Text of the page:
Fresh greens are always a welcome addition to your smoothie.
Time to grow: 5-14 days, that makes them great for impatient people and fun!
You can use them to boost the nutrients in your smoothie in combination with powders or on their own.
My particular favorites are micro-greens.
So I will share with you my newest and easiest method for growing micro-greens.
The initial investment for this setup is a bit expensive, but the ease of use and benefits over time will more than pay for your sprout machine.
Add to salads, top off your bowl of soup and add into your lettuce wraps!
Share your notes on microgreens and sprouts below and have fun!!
Microgreens are packed with vitamins, minerals and enzymes– plus they are so much fun to grow! I have gathered some nutrition data and will continue to do updates on this information as much as I can find.
The following information was put together by: https://www.researchgate.net/publication/267354000_Microgreens_Assessment_of_Nutrient_Concentrations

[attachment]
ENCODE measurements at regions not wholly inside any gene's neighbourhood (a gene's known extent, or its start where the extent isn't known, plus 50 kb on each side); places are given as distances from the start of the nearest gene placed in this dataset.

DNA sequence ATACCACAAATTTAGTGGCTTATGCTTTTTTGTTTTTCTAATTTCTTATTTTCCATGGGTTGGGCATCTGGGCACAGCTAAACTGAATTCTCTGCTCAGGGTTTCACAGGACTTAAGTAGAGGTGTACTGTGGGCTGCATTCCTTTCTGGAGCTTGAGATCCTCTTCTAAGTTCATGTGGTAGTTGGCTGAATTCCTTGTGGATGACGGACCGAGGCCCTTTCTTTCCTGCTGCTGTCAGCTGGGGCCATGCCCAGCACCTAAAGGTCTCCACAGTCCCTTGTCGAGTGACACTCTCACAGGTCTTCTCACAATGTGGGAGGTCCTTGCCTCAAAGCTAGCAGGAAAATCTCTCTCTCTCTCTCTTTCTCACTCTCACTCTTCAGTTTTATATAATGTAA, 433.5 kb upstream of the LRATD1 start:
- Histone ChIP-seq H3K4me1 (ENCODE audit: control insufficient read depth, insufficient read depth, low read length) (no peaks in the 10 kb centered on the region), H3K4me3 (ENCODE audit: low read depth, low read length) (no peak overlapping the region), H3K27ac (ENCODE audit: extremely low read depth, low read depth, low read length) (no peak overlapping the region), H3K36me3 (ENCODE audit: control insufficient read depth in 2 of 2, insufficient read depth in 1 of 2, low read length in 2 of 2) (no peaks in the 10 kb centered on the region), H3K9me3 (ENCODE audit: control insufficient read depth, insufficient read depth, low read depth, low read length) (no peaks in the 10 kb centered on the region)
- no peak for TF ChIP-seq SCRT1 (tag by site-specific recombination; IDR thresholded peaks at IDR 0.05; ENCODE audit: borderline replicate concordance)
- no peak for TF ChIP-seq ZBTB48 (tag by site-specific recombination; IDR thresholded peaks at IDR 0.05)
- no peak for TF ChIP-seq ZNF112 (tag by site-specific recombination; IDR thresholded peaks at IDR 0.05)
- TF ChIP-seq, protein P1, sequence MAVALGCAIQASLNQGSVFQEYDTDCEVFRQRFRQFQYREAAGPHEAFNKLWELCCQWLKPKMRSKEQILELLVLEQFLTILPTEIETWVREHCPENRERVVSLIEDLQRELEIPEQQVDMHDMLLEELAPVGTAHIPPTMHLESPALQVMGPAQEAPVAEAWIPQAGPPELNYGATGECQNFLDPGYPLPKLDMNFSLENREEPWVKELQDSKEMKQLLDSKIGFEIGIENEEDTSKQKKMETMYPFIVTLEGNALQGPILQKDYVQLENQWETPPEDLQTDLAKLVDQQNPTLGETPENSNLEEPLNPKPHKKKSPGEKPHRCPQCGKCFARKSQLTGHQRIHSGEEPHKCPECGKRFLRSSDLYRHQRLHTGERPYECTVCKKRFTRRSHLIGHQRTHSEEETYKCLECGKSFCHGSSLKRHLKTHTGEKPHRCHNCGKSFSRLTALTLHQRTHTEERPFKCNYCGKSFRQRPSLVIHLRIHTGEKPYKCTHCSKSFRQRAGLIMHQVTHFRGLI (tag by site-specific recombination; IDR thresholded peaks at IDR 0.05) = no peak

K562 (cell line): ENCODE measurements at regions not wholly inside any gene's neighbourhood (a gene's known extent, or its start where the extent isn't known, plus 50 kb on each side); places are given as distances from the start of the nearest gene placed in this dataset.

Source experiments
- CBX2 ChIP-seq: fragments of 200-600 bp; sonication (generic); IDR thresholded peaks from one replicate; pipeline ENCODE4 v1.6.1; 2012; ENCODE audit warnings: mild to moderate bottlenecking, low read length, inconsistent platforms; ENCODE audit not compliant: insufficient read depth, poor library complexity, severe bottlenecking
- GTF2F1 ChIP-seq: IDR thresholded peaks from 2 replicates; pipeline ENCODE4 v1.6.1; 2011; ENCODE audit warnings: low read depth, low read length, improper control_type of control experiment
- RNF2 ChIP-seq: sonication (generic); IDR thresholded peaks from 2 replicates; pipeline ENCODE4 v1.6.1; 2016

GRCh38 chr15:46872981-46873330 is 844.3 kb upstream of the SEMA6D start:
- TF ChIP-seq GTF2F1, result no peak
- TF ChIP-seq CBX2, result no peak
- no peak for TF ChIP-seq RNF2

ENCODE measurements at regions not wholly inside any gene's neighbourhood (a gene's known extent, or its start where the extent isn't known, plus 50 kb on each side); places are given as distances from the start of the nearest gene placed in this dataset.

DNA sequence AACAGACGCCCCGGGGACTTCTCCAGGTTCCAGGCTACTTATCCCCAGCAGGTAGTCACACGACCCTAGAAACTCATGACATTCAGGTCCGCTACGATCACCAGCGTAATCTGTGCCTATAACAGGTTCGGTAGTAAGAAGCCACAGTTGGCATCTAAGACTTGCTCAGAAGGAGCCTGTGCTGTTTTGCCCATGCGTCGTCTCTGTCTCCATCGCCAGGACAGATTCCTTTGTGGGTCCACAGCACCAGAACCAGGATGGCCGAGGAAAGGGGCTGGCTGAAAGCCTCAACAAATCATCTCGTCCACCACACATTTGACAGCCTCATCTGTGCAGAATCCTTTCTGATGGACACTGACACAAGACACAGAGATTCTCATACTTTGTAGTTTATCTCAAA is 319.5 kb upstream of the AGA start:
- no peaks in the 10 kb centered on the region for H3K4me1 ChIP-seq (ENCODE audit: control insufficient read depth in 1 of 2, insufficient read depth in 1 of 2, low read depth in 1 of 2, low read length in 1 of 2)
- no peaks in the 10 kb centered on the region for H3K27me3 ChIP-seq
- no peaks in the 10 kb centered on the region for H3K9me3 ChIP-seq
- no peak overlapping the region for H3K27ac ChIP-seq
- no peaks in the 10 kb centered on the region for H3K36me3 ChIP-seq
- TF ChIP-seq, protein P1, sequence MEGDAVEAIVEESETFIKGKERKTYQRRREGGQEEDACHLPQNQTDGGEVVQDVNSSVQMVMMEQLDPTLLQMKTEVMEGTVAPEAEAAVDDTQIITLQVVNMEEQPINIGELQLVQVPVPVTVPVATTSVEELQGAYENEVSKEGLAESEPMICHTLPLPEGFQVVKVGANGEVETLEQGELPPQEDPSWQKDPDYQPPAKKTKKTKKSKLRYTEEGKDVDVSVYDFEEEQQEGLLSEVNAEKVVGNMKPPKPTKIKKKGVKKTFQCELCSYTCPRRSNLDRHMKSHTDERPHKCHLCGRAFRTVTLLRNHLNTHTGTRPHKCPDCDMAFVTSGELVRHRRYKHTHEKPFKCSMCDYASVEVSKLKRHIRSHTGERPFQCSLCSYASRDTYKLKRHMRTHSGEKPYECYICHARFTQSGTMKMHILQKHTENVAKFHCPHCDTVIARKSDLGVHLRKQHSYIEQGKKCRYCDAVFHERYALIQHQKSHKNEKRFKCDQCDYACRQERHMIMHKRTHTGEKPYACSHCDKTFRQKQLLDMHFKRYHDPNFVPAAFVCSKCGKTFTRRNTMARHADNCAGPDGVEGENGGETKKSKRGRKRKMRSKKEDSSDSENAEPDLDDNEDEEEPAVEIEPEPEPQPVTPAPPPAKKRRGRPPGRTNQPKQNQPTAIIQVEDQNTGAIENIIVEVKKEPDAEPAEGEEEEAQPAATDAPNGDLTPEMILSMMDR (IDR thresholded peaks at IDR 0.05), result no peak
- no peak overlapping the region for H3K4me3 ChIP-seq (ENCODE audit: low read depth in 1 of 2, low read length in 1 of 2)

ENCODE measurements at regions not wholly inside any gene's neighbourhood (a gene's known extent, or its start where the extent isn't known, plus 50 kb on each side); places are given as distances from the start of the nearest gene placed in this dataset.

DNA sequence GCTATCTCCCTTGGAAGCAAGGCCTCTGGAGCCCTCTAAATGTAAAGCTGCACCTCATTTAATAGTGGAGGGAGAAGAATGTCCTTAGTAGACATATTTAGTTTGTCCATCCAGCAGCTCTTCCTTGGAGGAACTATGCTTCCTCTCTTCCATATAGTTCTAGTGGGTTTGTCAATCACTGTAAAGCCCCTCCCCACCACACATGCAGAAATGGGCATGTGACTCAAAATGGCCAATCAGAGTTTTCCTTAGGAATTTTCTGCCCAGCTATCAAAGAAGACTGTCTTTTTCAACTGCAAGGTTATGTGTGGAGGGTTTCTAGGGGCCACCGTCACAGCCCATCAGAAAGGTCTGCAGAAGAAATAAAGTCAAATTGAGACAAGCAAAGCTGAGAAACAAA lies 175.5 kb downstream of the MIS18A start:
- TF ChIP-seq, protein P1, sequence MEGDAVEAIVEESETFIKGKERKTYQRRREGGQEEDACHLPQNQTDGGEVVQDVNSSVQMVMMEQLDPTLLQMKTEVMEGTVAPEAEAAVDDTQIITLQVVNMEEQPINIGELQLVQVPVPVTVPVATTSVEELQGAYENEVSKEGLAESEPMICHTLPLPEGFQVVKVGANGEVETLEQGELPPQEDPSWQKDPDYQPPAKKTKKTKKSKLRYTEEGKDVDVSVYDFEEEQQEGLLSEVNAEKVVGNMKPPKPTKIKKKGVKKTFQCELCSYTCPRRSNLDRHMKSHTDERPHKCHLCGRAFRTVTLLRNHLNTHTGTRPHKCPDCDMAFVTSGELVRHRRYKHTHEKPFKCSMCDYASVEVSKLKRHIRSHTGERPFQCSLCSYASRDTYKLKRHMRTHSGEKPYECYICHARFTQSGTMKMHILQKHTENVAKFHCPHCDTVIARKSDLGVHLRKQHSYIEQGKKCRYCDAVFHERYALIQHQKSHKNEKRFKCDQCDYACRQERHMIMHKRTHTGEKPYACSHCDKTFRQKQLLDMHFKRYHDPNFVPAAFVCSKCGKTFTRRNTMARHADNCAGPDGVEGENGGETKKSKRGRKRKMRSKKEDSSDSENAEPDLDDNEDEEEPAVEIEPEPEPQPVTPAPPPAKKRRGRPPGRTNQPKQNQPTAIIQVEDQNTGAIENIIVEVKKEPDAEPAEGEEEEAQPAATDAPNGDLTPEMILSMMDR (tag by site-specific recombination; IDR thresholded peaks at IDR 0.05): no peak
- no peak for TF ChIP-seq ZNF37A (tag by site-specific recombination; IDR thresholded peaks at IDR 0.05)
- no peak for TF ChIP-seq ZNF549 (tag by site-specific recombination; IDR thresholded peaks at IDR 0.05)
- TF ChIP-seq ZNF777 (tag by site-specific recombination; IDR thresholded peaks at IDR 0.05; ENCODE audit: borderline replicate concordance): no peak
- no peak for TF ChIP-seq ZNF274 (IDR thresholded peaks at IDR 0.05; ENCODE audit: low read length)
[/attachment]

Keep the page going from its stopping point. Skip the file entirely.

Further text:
Phylloquinone- Vitamin K1 is required for blood coagulation and is most abundant in photosynthetic tissues of dark-green vegetables, such as spinach, kale, and broccoli. Among the 25 microgreens in the study, the most concentrated in phylloquinone was garnet amaranth (4.1 μg/g FW), followed by red sorrel (3.3 μg/g FW), green basil (3.2 μg/g FW), pea tendrils (3.1 μg/g FW), and red cabbage (2.8 μg/g FW) microgreens.
Ascorbic Acid – Vitamin C is an essential nutrient for the human body and acts as an antioxidant. The 25 microgreens exhibited Vitamin C content ranging from 20.4 to 147.0 mg/100 g FW. Among samples tested, red cabbage and garnet amaranth microgreens had the highest Vitamin C contents, followed by China rose radish, opal basil, and opal radish.